But here we are again, six months later, and Malcolm Turnbull, the very man Abbott replaced as Leader of the Liberal Party while they were still in Opposition, has announced his intention to make a play for the country’s top job. This comes as an upcoming by-election in the district of Canning this weekend (triggered by the death of Liberal senator Don Landall) sees the Liberal Party set to barely retain control of the traditionally safe seat, with a predicted 10 point swing to Labour. Tony Abbott has continually stated that the by-election is not about him but there’s really no denying that it is: public discontent with Abbott’s leadership has been continual and extreme, with the Liberal Party trailing the Labour Party in polls for almost 18 months.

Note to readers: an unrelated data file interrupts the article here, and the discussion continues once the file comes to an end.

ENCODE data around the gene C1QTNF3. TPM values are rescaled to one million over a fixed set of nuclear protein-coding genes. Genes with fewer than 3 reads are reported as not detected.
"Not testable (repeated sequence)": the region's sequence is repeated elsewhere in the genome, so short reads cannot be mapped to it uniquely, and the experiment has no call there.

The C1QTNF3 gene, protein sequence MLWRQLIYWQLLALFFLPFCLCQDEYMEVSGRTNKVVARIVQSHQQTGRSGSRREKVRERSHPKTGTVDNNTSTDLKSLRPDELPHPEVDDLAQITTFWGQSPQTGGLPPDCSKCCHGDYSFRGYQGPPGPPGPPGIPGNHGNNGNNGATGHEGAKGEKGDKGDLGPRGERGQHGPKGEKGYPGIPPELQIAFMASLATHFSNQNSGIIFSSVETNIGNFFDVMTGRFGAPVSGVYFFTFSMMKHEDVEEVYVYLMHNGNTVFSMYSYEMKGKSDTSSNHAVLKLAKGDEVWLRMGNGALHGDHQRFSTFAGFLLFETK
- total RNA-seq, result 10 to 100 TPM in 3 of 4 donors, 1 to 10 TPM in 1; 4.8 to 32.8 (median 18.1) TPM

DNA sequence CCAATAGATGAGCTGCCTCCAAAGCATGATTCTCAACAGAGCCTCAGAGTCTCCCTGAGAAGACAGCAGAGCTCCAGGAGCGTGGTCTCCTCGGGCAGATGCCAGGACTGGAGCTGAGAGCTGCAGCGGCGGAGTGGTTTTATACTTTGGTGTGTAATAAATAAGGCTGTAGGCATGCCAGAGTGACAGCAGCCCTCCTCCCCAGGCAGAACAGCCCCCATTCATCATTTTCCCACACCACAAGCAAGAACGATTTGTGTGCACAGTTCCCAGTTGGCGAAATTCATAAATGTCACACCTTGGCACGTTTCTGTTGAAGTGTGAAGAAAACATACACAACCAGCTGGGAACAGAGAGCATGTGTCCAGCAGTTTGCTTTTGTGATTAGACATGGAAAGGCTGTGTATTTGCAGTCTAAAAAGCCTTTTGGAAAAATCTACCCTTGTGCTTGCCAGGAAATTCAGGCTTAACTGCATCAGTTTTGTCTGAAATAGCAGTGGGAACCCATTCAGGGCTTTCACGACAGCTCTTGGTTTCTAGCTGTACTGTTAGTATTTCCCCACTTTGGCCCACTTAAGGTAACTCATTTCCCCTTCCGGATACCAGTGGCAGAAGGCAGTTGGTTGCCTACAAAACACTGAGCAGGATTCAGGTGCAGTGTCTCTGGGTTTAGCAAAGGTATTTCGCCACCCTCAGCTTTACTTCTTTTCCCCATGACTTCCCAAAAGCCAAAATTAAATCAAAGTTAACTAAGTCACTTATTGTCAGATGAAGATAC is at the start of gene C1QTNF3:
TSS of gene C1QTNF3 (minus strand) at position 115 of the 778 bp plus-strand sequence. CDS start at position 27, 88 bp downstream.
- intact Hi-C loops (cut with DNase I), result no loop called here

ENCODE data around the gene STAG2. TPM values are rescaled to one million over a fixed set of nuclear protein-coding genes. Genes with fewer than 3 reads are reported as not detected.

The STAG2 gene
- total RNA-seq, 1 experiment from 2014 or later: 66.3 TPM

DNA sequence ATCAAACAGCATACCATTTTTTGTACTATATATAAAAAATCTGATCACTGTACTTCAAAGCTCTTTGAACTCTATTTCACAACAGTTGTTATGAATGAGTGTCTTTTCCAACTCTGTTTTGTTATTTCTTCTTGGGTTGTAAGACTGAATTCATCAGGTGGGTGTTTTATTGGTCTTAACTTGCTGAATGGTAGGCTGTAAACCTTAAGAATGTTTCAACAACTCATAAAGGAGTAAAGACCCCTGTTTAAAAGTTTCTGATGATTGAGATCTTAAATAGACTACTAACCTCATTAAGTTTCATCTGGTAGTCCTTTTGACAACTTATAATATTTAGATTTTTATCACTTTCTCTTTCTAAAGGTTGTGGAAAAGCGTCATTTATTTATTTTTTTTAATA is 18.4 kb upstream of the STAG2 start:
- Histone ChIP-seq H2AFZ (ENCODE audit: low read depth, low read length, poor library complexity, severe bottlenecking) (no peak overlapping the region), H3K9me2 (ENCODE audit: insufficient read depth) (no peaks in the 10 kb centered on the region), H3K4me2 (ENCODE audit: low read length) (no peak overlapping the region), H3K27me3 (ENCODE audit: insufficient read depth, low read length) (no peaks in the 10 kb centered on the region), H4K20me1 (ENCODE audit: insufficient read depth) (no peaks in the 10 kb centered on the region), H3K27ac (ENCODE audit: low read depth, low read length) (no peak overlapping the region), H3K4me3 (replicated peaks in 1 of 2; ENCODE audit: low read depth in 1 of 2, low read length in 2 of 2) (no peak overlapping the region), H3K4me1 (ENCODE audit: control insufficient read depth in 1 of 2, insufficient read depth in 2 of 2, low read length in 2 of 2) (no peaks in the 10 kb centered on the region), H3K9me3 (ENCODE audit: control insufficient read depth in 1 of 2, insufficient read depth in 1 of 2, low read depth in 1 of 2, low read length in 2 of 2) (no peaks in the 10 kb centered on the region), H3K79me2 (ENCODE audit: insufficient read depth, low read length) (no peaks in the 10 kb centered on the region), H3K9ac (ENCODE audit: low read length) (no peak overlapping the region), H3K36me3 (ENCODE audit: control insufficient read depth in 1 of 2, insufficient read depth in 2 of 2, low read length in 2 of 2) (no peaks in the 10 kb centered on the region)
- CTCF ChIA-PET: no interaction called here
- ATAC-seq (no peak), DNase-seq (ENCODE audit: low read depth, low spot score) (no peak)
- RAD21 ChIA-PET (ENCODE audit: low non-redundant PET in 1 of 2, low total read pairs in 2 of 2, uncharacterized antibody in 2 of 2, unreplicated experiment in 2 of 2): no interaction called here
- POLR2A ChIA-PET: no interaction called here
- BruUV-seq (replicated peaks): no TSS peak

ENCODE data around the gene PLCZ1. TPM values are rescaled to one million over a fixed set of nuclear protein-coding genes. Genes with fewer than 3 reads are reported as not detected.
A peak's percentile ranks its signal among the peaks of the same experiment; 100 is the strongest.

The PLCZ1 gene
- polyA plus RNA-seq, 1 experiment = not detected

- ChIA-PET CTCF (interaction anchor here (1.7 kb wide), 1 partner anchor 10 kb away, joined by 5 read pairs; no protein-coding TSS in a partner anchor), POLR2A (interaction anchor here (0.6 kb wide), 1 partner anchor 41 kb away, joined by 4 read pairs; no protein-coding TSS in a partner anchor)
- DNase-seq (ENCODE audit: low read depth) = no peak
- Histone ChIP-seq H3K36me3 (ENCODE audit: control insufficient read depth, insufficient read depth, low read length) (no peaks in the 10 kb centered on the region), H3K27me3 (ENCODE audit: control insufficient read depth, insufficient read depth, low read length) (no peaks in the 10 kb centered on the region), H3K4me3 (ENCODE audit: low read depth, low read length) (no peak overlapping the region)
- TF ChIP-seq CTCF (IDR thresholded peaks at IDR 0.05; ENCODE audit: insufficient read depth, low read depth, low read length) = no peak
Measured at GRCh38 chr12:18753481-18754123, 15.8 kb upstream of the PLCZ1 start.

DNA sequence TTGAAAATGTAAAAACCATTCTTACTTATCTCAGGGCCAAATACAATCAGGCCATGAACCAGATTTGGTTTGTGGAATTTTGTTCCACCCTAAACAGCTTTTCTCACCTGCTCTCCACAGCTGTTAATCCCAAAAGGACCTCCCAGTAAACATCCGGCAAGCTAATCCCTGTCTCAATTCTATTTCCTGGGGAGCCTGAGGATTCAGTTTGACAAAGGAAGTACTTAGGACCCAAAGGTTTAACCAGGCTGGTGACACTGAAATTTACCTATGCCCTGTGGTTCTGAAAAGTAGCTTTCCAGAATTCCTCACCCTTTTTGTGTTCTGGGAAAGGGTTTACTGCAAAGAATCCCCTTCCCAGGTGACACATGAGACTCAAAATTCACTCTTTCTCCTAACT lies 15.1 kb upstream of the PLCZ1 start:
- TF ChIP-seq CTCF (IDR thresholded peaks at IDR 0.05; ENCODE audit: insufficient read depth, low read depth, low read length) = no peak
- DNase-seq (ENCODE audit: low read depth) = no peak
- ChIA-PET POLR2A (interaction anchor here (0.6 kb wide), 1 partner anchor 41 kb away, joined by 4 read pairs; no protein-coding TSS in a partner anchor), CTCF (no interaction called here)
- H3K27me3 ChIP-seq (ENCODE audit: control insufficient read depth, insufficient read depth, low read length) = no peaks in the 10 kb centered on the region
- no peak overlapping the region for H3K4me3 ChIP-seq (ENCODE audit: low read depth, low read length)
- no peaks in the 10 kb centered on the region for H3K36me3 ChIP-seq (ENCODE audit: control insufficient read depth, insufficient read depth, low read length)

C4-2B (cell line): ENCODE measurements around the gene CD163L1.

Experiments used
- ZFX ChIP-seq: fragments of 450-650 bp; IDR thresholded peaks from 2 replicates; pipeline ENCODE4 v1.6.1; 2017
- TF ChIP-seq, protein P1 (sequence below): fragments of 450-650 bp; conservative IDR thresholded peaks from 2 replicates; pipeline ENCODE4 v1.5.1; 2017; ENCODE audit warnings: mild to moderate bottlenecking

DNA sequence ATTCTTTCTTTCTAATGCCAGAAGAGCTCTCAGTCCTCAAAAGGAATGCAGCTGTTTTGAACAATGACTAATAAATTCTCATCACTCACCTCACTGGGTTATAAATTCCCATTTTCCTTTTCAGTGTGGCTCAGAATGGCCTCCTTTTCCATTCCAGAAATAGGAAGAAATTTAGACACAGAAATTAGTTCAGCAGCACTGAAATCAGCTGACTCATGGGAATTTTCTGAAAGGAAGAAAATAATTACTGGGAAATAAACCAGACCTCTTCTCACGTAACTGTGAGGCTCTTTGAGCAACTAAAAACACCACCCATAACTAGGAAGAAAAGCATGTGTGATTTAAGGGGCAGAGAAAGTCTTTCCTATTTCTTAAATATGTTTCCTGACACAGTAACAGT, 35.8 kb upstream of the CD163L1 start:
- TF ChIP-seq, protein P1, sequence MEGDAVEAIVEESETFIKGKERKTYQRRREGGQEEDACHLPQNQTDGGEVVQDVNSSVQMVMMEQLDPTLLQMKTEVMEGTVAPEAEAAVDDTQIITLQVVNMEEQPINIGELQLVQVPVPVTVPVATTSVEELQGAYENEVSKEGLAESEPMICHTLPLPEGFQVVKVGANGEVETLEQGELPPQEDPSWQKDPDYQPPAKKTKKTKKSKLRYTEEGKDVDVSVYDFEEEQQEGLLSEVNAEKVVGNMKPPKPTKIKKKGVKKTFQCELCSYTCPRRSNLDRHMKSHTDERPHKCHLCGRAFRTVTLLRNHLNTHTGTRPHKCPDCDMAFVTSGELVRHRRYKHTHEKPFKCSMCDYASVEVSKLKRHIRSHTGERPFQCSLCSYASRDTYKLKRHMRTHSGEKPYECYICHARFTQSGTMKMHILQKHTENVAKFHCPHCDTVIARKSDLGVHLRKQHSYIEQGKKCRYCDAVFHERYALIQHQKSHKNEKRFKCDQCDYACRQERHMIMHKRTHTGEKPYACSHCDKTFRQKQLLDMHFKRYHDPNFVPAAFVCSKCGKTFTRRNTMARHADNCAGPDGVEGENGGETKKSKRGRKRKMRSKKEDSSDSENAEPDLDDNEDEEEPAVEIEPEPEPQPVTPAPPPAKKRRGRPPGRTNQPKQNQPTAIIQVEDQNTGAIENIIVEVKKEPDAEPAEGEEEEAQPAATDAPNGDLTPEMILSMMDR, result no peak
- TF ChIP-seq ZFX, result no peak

When launching his challenge, Turnbull offered a scathing assessment of Abbott’s time in government, saying “This is not a decision that anyone could take lightly. I have consulted with many, many colleagues, many Australians, many of our supporters, in every walk of life. And this course of action has been urged on me by many people over a long period of time. It is clear enough that the government is not successful in providing the economic leadership that we need. It is not the fault of individual ministers. Ultimately, the Prime Minister has not been capable in providing the economic leadership our nation needs. He has not been capable of providing the economic confidence that business needs … We need a style of leadership that … explains the challenges and how to seize the oppurtunities. A style of leadership that respects the people’s intelligence, that explains these complex issues and sets out the course of action we believe we should take and makes a case for it. We need advocacy not slogans.”